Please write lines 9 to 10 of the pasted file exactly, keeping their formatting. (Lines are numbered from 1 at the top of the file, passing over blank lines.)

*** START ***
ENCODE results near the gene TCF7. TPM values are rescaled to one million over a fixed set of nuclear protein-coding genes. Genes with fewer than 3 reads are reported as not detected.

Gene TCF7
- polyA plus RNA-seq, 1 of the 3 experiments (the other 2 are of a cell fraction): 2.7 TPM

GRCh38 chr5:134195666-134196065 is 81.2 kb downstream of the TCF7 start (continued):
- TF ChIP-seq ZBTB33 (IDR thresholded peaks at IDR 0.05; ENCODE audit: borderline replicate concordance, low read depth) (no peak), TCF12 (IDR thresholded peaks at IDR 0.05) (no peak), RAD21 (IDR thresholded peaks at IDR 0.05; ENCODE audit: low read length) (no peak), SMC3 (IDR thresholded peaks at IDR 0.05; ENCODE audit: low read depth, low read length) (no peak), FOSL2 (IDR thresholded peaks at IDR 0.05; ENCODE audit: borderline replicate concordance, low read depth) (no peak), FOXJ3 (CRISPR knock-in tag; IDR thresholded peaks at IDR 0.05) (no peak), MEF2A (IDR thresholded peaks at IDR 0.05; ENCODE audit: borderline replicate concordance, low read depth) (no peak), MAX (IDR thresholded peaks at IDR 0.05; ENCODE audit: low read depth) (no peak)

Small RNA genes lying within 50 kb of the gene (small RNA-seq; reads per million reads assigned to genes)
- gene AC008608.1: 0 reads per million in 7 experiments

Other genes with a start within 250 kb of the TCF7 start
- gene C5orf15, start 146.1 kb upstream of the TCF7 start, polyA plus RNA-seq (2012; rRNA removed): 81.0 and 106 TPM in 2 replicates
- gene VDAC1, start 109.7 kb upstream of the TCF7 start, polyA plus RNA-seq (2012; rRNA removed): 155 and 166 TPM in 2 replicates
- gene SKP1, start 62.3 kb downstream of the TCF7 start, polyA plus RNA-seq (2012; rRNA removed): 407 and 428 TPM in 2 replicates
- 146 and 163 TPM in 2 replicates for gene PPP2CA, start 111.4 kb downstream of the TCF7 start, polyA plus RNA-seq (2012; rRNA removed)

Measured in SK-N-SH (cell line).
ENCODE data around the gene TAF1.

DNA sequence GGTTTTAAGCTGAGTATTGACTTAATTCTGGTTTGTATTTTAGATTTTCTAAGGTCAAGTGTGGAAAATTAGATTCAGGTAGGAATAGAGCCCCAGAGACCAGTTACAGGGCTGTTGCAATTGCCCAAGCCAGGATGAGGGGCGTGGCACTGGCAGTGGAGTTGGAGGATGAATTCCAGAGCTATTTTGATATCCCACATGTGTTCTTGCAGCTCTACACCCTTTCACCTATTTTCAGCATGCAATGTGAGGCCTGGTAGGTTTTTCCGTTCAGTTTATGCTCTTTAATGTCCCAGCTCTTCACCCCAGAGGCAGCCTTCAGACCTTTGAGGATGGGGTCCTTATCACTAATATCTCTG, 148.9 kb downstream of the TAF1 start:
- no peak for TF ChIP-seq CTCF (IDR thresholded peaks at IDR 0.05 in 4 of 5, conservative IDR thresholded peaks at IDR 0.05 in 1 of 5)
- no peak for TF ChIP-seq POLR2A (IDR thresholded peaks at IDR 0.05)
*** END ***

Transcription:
- gene C5orf15, start 146.1 kb upstream of the TCF7 start, polyA plus RNA-seq (2012; rRNA removed): 81.0 and 106 TPM in 2 replicates
- gene VDAC1, start 109.7 kb upstream of the TCF7 start, polyA plus RNA-seq (2012; rRNA removed): 155 and 166 TPM in 2 replicates